How To View The Call-Out Culture?

How To View The Call-Out Culture?

Pastor Vincent - 26 June 2021

Weekend Devotion: How To View The Call-Out Culture?

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Now, calling out someone for their wrongdoing or socially unacceptable behavior has become a culture in today’s world, whether it is with regard to racism, harassment, abuses, traffic offenses or it can be anything as common as a crude and thoughtless comment made by someone on the internet. People can just call out those acts, or provide some one-sided account of an incident and generate a negative public sentiment against those acts. Such a culture is made possible because of the internet where at the click of a button, information can be disseminated in tens of thousands in a matter of seconds. And the society term this the call-out culture.


Now, many see this as a form of exercising their rights and justices, and usually in the name of helping the vulnerable or those who suffer injustice in silence. It’s deemed as a new and faster way of achieving social justice through generating public sentiments. So it seems that we’ve more “public police” now with internet vigilantes and netizens calling out unacceptable norms and behaviors.


Now, I’m not a fan of this call-out culture, and I could see such a culture has become toxic.




Because anyone can make out something exaggeratingly or call-out something he or she doesn’t like. But at the heart of the question is: Can everyone, or any man on the street become an arbitrator of right and wrong?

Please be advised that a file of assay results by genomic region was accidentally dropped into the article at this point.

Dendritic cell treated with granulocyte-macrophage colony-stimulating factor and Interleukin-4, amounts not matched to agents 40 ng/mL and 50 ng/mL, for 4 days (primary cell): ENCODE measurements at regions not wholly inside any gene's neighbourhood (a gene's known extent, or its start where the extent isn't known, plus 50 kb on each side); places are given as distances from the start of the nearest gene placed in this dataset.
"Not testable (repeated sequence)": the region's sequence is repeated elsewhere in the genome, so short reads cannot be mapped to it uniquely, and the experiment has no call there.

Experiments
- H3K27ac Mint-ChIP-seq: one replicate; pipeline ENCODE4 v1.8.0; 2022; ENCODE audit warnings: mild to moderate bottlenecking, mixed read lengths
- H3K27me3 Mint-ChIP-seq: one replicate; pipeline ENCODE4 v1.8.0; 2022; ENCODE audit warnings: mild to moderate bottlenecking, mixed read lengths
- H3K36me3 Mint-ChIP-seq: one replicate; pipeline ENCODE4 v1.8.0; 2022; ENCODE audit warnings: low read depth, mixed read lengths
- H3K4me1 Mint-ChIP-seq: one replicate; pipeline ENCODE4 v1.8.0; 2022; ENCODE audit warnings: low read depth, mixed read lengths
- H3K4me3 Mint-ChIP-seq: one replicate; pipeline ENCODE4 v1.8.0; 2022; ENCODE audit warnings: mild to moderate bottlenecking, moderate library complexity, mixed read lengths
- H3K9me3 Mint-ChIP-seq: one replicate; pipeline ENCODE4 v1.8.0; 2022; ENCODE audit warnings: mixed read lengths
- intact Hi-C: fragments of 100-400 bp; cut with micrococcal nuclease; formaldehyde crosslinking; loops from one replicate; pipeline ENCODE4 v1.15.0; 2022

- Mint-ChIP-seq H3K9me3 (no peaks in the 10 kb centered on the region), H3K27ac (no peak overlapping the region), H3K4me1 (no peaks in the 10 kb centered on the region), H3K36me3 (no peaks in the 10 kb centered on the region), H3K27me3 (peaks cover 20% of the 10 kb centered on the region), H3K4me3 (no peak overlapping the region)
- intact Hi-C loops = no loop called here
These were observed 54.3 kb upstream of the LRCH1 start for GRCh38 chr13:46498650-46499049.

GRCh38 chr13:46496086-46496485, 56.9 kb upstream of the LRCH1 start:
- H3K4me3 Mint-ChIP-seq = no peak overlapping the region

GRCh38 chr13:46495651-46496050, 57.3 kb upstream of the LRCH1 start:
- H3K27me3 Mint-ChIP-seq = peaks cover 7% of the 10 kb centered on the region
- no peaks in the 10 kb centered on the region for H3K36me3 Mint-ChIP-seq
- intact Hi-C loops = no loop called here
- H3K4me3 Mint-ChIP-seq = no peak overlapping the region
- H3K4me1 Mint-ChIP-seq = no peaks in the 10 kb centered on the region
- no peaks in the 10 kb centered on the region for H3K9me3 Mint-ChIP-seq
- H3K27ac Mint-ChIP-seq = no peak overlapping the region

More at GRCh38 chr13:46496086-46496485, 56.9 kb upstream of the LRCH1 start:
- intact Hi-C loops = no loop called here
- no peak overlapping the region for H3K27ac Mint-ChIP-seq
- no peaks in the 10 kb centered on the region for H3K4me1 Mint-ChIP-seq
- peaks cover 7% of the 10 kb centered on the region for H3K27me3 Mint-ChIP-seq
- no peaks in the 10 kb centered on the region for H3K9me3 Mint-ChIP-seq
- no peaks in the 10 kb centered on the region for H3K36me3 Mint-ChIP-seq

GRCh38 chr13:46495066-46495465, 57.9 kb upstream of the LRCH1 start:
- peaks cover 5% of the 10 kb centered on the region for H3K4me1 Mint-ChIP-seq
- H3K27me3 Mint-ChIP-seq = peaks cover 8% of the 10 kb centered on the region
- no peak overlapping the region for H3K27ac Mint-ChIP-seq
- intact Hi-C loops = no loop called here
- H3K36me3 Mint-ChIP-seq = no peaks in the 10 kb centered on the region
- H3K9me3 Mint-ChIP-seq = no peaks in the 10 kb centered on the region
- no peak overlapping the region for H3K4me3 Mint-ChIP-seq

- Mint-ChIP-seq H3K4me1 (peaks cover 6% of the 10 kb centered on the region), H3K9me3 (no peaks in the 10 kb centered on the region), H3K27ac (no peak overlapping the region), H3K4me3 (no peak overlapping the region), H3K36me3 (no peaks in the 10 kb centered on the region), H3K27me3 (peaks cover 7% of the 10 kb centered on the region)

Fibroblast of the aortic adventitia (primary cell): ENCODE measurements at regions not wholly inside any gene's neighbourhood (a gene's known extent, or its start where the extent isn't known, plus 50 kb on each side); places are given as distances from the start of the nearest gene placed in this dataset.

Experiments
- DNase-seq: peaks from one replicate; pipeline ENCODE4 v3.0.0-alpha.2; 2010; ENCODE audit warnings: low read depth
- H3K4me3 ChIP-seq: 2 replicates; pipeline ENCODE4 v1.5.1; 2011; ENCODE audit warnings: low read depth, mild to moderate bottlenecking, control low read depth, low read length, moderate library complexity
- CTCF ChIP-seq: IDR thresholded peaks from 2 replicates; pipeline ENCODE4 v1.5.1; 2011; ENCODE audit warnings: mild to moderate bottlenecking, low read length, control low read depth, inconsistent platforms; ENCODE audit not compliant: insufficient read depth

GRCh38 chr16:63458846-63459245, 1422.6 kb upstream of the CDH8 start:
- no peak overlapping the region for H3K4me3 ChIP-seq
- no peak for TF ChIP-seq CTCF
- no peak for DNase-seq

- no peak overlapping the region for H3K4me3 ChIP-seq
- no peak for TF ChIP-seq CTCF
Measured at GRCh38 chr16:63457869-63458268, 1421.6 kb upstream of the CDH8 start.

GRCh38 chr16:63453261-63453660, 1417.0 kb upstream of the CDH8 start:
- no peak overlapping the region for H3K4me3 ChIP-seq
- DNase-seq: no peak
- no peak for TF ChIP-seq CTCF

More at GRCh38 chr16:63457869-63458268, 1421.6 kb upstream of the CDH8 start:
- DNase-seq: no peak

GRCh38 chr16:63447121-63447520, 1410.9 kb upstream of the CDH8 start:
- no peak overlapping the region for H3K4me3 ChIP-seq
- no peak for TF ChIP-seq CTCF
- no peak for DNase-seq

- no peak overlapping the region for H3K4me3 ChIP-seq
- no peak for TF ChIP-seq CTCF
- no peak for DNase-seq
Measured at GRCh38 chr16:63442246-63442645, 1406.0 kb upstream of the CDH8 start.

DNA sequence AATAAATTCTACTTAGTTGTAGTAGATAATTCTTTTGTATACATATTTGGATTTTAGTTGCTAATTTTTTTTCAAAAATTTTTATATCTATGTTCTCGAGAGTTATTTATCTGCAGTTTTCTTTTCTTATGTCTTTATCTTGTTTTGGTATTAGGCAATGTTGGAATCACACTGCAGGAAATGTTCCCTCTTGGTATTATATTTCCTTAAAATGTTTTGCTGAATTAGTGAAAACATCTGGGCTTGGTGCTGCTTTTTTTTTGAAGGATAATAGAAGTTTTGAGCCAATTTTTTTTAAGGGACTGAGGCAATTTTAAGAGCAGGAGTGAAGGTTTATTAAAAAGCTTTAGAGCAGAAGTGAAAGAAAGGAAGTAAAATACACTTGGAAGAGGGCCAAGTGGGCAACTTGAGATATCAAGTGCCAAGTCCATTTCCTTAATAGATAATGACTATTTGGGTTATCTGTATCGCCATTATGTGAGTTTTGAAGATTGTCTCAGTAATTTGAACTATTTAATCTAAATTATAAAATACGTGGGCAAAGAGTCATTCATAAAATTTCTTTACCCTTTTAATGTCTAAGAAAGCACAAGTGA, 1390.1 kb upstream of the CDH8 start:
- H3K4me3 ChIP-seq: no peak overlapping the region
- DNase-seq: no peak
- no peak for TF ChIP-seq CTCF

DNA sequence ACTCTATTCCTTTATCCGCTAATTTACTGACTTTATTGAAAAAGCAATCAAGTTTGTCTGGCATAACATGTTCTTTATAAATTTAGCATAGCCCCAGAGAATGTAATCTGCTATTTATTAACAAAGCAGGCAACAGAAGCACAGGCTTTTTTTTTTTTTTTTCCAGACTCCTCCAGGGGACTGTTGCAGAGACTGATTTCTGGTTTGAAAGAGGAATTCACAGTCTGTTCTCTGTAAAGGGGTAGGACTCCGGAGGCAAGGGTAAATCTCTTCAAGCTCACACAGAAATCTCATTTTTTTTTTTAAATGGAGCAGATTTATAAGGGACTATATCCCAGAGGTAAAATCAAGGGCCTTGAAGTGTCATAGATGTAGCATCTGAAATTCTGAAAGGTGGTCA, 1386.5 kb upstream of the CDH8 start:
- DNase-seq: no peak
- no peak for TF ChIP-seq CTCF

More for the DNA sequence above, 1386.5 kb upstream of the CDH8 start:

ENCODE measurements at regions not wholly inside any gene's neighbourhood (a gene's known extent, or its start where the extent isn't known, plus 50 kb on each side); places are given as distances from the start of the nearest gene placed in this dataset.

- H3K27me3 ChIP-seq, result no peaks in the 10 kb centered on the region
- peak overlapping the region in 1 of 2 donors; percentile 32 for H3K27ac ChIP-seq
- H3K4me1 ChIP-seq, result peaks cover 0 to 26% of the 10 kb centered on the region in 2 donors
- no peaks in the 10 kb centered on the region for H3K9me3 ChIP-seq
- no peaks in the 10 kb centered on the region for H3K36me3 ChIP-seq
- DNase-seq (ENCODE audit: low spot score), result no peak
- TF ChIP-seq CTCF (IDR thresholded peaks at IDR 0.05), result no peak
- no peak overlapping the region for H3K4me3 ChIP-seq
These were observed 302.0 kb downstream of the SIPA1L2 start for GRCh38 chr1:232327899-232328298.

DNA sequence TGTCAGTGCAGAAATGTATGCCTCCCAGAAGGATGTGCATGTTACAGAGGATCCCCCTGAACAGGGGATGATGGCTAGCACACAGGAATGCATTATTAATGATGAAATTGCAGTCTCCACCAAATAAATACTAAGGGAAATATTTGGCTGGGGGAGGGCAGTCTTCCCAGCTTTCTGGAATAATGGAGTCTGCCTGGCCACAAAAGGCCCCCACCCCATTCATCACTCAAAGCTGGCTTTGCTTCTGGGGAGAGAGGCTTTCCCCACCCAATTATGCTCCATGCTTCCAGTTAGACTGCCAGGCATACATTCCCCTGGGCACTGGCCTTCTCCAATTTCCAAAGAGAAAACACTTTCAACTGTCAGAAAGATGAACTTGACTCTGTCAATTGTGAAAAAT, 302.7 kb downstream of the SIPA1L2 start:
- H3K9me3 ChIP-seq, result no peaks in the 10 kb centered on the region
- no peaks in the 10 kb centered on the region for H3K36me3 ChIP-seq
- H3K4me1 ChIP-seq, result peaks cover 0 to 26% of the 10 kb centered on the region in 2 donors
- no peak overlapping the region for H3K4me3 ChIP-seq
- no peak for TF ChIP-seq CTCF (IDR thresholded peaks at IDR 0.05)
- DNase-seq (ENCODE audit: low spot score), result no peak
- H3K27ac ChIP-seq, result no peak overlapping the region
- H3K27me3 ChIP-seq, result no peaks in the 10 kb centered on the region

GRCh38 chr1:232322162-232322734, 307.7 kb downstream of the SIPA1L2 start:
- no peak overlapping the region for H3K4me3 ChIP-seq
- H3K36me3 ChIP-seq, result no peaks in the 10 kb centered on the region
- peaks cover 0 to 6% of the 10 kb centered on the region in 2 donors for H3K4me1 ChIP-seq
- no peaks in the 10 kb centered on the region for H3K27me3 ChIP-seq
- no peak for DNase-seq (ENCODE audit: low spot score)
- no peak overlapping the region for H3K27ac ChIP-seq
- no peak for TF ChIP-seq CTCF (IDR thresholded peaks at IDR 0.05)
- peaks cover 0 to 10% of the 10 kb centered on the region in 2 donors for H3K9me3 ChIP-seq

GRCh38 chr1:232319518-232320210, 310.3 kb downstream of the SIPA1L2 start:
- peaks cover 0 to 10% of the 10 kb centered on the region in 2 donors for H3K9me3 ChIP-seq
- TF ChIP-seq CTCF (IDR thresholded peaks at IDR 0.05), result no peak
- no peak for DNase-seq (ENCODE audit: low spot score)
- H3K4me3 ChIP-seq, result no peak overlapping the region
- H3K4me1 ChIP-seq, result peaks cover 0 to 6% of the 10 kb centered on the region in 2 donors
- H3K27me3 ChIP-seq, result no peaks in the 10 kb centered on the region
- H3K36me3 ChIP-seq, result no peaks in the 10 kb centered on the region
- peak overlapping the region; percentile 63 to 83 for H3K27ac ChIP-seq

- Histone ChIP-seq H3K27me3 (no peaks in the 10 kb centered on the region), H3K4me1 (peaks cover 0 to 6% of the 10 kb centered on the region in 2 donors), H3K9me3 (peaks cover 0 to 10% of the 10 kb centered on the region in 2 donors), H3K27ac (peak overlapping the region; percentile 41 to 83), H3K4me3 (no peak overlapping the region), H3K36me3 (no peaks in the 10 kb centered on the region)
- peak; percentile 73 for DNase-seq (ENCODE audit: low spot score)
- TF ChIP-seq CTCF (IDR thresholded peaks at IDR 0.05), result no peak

Now, there are authorities and enforcers where we could report atrocious or unacceptable act. But if anyone with the ability to generate public sentiments can just stir up a public opinion with some sort of calling out, the world is not going to be a better place. In fact, it will become an uglier one. For one, people will retaliate. And before we know it, the whole call-out culture is going to be so prevalent and we will end up with a society without love and mercy.


Think about this.


Why should we shame another person who does wrong in a public setting like the internet?


What is the intention of that person?


Is it for a mere sense of justice, or is it for vengeance?


And to those who love to call out others, what makes you more righteous just because someone didn’t call you out for your dark and secret deeds?


So at the heart of this culture, I can’t help feeling that its more of being judgmental than to uphold righteousness. 


Now, let me just give a very simple biblical view about how things should work out instead of merely being call out. Let’s go to a short passage in <Mat 18:15-17> where it talks about dealing with sin in the church.

“If your brother sins against you, go and show him his fault, just between the two of you. If he listens to you, you have won your brother over. But if he will not listen, take one or two others along, so that ‘every matter may be established by the testimony of two or three witnesses.’ If he refuses to listen to them, tell it to the church; and if he refuses to listen even to the church, treat him as you would a pagan or a tax collector.


Now, the biblical account here started out with a brother who sins against us. Obviously, it would have caused some grievances to us. But the Bible didn’t say: “Call him out, tell everyone about it”. Nothing that suggest that. Yet, for the sake of justice, and also out of love and respect for another fellowman, we are told to approach that brother in private, to give him the benefit of the doubt or if need be, seeks correction on his part. And the best scenario would be that he could be brought to repentance before God and man.